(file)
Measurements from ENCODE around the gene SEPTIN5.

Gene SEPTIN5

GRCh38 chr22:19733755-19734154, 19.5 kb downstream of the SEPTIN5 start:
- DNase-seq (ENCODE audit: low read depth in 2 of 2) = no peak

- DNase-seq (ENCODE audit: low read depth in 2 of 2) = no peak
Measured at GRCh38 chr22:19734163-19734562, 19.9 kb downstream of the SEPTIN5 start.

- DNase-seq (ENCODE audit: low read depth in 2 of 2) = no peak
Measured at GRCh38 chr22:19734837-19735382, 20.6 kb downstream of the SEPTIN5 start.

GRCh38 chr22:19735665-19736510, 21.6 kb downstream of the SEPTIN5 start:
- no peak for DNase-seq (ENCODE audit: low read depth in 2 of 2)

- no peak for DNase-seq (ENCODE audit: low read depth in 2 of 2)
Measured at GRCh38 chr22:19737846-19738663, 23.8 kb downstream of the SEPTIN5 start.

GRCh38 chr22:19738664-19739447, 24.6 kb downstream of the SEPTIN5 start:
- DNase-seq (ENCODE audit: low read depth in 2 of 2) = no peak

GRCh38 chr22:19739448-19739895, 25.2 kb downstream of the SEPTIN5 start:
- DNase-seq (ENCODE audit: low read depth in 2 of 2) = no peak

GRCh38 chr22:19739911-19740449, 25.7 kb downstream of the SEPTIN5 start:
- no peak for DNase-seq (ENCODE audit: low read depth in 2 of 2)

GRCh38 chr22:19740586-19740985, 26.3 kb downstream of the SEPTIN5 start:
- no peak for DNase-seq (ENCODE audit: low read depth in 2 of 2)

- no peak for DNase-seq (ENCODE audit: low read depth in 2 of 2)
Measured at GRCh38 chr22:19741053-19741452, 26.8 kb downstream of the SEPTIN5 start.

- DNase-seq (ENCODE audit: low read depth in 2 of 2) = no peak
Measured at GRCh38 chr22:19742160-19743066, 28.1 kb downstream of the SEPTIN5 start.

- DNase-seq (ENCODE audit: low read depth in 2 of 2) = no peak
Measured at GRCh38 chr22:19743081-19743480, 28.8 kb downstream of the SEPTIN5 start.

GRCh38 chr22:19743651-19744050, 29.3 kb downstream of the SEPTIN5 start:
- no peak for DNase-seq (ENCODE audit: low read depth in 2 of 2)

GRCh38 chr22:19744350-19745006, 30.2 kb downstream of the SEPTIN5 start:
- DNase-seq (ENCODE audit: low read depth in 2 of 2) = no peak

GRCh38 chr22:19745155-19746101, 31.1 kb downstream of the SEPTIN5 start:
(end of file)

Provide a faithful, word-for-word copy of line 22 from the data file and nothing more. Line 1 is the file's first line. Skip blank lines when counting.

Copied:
Measured at GRCh38 chr22:19741053-19741452, 26.8 kb downstream of the SEPTIN5 start.